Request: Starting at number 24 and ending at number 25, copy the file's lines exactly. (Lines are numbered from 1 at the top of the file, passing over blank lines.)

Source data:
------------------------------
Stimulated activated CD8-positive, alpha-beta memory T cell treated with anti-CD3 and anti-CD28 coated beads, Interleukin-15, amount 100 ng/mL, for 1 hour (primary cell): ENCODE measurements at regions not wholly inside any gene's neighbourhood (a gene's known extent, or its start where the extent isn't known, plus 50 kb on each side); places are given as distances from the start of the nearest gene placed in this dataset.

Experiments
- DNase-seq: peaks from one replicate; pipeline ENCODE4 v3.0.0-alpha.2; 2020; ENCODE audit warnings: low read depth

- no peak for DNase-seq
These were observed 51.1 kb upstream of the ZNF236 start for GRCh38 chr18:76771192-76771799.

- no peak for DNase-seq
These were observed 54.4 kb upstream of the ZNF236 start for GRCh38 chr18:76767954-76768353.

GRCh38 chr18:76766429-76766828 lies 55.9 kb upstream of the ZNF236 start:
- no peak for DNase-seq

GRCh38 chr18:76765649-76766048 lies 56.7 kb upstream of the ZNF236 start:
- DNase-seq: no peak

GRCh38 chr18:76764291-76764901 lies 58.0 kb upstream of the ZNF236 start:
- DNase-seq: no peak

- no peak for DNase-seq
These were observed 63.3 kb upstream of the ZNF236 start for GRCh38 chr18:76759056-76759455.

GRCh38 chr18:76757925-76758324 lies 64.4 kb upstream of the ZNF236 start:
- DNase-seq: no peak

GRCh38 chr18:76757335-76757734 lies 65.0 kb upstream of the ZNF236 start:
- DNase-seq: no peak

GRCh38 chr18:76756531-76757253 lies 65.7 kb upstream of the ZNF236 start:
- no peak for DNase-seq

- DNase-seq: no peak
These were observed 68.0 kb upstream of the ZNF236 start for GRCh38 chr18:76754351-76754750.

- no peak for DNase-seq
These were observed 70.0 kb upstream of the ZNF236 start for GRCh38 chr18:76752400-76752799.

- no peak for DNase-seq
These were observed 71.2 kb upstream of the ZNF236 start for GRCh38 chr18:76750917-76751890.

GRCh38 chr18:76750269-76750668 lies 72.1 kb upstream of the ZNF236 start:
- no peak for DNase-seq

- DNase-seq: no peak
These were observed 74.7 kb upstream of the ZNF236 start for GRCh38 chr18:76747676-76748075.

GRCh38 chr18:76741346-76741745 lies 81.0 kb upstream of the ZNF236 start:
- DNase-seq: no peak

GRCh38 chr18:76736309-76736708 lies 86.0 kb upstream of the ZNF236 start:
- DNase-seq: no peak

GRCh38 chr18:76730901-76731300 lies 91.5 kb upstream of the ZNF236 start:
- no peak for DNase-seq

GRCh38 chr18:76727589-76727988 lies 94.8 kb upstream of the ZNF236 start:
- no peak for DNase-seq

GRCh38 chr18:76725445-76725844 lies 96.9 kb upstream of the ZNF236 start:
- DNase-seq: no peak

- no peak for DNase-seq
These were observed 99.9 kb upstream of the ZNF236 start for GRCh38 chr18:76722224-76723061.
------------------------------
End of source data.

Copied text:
- no peak for DNase-seq
These were observed 70.0 kb upstream of the ZNF236 start for GRCh38 chr18:76752400-76752799.